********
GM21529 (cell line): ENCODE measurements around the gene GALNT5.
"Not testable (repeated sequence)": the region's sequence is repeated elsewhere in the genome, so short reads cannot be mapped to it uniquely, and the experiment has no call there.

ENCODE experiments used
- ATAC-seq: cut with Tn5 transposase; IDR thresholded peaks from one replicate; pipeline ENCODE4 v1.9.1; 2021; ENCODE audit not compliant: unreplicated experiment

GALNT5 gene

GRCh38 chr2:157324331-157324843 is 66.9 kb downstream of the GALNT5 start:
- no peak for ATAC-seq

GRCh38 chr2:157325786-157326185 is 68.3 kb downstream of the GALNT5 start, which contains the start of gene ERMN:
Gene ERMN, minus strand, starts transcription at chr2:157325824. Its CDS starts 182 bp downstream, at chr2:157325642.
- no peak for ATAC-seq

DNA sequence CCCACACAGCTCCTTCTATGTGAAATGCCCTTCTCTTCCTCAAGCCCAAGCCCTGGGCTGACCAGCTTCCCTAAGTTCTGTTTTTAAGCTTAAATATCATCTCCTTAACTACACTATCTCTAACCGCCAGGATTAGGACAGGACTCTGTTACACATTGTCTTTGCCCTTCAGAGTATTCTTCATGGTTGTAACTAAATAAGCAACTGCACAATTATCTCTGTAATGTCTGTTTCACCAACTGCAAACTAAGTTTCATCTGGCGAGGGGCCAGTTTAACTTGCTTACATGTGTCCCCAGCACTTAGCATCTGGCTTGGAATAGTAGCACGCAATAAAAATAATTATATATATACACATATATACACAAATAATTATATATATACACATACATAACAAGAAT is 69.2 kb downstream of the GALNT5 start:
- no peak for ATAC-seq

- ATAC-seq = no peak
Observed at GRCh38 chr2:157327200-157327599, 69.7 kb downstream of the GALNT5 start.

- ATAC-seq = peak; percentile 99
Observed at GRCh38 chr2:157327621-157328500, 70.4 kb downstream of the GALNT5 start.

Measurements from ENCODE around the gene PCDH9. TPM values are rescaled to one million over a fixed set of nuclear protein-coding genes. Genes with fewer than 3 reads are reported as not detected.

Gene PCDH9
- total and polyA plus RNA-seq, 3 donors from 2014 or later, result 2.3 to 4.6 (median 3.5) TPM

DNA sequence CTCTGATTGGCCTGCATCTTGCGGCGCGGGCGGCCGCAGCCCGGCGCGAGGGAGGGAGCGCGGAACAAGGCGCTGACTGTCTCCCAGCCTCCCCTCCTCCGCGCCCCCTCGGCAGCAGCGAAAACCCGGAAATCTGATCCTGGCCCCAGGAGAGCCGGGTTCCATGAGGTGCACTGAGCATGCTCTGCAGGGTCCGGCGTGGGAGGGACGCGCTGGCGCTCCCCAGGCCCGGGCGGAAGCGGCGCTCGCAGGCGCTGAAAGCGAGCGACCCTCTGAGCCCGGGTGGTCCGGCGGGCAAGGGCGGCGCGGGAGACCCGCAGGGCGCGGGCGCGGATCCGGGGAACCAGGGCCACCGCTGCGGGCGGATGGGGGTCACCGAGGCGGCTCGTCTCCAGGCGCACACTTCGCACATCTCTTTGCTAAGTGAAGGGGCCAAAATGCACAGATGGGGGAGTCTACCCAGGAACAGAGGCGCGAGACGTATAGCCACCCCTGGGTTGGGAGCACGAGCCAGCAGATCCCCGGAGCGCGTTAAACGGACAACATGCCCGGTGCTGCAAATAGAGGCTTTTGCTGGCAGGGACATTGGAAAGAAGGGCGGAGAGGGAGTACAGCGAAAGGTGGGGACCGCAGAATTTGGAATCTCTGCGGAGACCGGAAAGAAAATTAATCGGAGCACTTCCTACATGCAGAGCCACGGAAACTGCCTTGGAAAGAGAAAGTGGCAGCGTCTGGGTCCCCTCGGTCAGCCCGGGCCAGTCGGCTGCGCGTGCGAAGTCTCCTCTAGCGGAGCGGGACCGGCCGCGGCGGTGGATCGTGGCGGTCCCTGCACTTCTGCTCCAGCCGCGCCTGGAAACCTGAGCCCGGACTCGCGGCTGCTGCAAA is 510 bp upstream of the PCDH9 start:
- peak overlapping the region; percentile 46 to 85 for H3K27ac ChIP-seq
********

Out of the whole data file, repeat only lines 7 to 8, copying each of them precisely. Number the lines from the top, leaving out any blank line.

- no peak for ATAC-seq

GRCh38 chr2:157325786-157326185 is 68.3 kb downstream of the GALNT5 start, which contains the start of gene ERMN: